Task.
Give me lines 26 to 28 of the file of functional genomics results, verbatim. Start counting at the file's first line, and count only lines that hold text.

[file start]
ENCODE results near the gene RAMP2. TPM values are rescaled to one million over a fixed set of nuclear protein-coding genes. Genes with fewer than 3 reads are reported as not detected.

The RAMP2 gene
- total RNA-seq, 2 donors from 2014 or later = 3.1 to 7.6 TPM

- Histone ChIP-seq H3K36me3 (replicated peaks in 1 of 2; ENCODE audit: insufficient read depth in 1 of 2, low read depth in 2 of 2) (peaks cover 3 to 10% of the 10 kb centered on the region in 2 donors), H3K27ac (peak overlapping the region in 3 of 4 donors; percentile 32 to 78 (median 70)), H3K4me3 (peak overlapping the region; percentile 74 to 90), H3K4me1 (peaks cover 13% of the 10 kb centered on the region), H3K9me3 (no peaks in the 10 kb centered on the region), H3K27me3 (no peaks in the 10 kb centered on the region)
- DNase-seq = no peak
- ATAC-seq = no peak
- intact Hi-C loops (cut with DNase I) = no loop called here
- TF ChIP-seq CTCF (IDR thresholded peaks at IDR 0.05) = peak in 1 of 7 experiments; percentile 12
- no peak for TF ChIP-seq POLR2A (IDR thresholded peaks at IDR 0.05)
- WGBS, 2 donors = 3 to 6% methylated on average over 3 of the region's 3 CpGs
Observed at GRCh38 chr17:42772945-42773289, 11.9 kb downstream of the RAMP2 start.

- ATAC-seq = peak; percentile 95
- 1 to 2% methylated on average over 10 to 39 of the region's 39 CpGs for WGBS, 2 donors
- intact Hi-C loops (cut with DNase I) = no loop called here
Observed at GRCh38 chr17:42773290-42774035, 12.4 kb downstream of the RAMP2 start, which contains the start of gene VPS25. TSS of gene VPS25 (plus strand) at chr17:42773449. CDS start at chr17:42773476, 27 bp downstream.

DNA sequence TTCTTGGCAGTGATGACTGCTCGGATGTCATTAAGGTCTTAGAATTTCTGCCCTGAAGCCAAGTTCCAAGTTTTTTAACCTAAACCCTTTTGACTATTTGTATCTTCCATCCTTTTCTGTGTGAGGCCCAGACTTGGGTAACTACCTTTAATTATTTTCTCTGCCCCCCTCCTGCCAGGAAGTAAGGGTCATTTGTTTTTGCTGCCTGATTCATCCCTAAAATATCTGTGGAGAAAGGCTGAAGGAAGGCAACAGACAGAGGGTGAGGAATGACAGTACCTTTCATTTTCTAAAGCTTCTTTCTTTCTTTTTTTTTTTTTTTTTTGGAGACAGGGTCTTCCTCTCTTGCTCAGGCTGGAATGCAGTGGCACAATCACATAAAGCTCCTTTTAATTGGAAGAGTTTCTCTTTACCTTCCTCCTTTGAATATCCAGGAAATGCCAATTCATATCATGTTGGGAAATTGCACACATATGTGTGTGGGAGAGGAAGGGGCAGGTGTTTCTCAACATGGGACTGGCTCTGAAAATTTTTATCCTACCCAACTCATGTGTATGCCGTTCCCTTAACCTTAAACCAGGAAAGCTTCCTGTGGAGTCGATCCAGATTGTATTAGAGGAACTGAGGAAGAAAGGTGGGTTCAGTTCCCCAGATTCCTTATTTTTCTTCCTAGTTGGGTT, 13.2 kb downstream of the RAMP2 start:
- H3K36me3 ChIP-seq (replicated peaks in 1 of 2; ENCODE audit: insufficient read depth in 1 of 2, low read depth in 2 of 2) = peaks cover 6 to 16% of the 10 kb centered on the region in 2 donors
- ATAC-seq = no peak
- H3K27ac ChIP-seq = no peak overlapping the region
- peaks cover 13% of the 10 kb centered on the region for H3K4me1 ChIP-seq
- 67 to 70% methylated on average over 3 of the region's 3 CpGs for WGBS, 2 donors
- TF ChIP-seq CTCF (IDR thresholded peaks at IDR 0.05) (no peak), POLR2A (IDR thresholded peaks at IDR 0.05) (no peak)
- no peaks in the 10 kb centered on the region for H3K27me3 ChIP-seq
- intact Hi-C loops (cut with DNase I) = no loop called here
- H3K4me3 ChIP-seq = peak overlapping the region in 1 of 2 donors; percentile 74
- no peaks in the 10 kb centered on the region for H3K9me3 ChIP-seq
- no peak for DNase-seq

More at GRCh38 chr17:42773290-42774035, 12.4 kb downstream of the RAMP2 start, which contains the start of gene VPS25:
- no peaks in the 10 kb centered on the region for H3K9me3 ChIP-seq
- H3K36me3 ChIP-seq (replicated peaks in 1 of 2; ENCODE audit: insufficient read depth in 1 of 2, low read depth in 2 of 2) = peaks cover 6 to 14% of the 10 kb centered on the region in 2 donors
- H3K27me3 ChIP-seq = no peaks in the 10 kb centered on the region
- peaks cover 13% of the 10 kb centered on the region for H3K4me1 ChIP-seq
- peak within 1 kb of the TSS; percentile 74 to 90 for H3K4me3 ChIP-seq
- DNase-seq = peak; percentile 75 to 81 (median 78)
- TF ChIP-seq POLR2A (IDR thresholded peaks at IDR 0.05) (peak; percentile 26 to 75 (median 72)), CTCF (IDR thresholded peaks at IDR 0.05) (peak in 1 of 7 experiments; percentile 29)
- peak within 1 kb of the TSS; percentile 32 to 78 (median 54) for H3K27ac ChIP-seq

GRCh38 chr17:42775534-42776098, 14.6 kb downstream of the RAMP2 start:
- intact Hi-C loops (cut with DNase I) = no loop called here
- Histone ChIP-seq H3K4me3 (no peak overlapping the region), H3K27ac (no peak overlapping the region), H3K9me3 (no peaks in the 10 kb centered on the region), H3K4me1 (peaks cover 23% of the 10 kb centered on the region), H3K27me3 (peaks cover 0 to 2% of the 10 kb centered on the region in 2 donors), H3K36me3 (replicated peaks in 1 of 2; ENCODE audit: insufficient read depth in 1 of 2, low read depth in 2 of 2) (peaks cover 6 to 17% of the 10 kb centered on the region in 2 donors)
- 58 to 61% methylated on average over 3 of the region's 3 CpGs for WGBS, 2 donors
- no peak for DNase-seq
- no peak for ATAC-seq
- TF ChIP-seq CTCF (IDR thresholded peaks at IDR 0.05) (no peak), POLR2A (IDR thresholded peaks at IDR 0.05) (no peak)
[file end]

- no peaks in the 10 kb centered on the region for H3K9me3 ChIP-seq
- no peak for DNase-seq

More at GRCh38 chr17:42773290-42774035, 12.4 kb downstream of the RAMP2 start, which contains the start of gene VPS25: